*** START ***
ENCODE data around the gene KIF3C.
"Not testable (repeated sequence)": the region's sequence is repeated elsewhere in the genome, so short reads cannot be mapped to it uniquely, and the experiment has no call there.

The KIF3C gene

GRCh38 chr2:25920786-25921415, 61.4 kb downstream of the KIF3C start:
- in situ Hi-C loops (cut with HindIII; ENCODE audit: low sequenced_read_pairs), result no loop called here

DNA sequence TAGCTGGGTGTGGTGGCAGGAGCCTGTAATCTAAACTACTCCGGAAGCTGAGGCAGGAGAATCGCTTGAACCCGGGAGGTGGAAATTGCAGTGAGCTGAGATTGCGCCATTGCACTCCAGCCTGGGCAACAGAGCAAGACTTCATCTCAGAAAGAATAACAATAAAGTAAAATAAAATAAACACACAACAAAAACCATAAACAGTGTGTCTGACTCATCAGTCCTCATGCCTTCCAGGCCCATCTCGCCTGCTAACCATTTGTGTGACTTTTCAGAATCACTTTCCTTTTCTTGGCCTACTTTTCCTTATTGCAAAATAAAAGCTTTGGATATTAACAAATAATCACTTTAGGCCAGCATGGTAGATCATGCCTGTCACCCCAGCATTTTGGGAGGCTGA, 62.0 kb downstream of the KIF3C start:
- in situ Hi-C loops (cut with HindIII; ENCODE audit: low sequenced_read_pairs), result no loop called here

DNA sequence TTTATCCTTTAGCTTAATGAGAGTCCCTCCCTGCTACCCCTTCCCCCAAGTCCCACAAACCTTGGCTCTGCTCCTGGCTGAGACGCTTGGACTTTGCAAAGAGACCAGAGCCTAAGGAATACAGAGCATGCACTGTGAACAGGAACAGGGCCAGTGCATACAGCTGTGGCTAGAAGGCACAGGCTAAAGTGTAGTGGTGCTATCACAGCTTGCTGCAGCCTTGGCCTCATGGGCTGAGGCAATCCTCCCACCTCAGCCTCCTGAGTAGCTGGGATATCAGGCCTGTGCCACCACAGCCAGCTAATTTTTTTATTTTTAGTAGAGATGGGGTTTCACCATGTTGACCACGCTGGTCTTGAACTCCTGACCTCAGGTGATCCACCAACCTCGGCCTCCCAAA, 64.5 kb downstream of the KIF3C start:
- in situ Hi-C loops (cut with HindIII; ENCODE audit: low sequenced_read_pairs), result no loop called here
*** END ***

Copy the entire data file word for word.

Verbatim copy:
ENCODE data around the gene KIF3C.
"Not testable (repeated sequence)": the region's sequence is repeated elsewhere in the genome, so short reads cannot be mapped to it uniquely, and the experiment has no call there.

The KIF3C gene

GRCh38 chr2:25920786-25921415, 61.4 kb downstream of the KIF3C start:
- in situ Hi-C loops (cut with HindIII; ENCODE audit: low sequenced_read_pairs), result no loop called here

DNA sequence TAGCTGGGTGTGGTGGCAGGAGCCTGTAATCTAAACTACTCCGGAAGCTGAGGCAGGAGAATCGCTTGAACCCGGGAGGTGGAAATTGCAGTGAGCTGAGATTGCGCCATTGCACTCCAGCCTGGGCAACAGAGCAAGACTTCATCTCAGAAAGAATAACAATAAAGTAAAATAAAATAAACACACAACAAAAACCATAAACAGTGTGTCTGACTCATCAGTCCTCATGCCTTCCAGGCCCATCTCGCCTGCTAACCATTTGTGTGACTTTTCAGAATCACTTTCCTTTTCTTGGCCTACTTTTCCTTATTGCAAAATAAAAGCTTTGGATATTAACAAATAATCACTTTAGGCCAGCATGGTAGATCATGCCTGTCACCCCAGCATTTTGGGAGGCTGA, 62.0 kb downstream of the KIF3C start:
- in situ Hi-C loops (cut with HindIII; ENCODE audit: low sequenced_read_pairs), result no loop called here

DNA sequence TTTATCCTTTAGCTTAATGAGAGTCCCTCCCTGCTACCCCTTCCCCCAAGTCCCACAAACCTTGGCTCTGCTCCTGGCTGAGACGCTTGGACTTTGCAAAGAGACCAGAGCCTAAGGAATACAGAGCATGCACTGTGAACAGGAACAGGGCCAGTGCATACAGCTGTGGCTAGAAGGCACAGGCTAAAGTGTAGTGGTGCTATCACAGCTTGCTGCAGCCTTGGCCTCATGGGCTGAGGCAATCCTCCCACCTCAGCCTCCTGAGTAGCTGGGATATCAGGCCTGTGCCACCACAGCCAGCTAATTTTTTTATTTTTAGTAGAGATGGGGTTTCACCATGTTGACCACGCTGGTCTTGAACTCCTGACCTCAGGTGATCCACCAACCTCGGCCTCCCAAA, 64.5 kb downstream of the KIF3C start:
- in situ Hi-C loops (cut with HindIII; ENCODE audit: low sequenced_read_pairs), result no loop called here